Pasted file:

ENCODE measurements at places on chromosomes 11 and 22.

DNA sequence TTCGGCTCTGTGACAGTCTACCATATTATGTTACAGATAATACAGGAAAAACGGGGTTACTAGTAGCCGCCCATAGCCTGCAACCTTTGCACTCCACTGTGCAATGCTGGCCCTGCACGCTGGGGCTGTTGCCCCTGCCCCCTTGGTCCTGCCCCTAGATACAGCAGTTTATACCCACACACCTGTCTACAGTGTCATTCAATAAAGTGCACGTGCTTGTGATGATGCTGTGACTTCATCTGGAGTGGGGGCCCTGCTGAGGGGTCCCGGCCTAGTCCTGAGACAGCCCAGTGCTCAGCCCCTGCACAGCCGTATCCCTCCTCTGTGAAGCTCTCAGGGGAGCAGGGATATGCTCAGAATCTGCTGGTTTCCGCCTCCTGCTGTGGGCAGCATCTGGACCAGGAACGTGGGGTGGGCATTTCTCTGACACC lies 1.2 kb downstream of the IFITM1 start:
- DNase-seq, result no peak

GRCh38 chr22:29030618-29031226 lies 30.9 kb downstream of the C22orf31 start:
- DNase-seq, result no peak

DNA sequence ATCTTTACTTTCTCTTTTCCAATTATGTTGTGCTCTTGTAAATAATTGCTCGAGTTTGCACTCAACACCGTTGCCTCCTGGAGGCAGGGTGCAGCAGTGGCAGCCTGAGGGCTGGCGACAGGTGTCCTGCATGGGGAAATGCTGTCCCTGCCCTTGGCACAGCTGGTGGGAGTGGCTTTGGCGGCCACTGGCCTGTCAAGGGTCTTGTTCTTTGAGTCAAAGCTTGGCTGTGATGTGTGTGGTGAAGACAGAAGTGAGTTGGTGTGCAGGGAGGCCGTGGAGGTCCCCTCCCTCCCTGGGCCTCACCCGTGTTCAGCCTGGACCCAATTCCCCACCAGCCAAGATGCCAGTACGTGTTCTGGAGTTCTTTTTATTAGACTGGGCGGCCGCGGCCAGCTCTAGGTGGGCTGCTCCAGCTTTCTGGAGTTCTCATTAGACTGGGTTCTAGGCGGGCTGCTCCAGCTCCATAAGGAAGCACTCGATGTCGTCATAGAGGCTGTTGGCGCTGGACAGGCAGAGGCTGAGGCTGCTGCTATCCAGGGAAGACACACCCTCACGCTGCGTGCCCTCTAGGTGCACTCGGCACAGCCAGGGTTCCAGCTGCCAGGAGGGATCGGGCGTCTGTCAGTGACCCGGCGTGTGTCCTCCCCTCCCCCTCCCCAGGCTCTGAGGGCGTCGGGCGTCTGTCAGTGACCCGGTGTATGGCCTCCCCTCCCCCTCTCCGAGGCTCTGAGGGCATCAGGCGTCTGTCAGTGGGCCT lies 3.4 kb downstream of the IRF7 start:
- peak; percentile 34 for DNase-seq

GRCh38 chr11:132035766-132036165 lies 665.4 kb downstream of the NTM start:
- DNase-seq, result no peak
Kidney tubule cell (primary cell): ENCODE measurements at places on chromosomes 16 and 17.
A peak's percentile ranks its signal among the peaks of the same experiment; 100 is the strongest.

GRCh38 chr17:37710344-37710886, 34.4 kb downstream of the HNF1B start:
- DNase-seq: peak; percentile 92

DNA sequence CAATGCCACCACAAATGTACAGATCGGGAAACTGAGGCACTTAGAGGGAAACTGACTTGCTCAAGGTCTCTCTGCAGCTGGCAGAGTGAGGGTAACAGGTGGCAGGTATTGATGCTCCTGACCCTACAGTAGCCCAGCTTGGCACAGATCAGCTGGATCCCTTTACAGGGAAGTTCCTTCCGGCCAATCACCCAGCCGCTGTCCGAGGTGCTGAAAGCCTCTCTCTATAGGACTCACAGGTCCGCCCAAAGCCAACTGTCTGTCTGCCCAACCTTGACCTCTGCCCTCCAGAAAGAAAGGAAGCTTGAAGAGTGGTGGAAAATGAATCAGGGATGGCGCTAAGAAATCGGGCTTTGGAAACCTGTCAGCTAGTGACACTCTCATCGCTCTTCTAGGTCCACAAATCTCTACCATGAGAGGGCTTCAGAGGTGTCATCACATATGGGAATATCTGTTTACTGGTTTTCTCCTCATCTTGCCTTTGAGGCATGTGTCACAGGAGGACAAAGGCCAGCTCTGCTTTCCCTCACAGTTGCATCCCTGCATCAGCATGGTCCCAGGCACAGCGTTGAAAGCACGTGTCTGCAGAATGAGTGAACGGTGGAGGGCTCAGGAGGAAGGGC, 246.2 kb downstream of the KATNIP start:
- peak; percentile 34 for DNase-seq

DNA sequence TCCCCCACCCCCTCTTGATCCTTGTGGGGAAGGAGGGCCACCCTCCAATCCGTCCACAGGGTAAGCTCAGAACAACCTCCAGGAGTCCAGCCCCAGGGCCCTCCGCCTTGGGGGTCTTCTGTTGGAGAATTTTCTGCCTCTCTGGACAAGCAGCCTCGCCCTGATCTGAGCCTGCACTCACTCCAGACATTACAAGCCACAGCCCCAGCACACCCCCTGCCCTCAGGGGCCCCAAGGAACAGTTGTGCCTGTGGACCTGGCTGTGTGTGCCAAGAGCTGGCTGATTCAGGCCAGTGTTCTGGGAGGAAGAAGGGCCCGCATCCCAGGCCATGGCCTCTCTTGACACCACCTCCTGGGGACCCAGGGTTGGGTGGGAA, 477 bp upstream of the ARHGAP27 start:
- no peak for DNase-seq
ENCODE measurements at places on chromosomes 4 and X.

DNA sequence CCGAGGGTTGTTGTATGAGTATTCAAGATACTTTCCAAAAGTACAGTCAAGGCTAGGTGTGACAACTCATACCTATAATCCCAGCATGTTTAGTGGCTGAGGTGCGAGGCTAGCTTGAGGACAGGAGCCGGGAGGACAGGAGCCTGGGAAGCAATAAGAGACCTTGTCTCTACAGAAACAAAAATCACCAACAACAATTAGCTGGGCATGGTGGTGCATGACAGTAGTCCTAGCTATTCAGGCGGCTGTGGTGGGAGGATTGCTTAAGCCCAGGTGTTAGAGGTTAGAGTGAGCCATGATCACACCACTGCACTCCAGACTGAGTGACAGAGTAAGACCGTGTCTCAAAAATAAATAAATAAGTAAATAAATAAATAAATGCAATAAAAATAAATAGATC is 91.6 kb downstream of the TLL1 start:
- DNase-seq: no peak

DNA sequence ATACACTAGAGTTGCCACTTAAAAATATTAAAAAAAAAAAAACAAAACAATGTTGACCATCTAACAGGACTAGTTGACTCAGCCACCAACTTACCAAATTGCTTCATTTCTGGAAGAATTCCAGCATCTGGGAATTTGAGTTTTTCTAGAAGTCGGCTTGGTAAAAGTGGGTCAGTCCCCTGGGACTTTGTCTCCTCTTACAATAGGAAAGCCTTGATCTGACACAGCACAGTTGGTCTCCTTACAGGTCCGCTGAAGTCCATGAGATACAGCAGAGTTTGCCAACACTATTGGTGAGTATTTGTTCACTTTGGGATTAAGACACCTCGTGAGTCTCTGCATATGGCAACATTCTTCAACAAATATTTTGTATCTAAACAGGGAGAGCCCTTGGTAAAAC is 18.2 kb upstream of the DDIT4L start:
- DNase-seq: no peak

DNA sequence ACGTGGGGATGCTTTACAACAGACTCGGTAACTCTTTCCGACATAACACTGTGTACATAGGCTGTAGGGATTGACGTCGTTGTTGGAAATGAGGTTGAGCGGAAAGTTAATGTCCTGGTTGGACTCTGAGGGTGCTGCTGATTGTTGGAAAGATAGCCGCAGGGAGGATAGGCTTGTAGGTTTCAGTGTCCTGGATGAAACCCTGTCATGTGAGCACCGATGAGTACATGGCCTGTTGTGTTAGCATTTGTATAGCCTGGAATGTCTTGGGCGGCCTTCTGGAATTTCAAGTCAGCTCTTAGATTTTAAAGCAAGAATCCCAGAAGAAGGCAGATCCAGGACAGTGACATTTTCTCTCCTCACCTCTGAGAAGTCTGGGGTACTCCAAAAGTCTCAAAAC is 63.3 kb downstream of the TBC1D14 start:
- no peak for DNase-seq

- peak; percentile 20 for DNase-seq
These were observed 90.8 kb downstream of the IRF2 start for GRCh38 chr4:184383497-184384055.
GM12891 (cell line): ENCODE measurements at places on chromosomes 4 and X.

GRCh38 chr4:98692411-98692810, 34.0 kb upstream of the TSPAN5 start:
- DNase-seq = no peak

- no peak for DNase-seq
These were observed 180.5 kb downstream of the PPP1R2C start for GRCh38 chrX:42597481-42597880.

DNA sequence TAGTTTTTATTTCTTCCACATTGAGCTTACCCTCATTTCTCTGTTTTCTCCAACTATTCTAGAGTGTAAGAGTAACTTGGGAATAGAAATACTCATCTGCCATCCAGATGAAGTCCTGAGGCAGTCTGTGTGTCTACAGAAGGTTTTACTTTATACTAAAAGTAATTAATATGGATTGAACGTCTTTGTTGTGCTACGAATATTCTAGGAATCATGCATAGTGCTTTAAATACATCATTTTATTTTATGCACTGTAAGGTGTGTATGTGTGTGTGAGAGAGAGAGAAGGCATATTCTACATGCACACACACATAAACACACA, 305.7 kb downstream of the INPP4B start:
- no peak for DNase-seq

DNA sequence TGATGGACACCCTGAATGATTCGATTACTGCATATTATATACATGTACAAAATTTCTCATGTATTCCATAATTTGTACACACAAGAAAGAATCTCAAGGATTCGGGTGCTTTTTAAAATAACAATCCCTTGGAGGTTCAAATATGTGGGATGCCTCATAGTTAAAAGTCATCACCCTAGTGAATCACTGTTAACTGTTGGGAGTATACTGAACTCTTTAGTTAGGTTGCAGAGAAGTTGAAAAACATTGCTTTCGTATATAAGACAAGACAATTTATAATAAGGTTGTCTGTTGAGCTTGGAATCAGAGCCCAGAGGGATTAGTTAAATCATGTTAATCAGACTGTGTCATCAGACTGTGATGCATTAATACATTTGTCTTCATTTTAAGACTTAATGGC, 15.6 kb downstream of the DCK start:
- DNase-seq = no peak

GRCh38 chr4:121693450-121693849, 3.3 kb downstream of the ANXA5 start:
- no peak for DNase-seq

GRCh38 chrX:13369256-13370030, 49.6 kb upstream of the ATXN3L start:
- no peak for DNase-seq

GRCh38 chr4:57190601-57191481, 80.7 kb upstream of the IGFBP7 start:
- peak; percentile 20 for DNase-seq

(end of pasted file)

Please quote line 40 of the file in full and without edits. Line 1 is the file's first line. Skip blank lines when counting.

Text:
GRCh38 chr4:57190601-57191481, 80.7 kb upstream of the IGFBP7 start: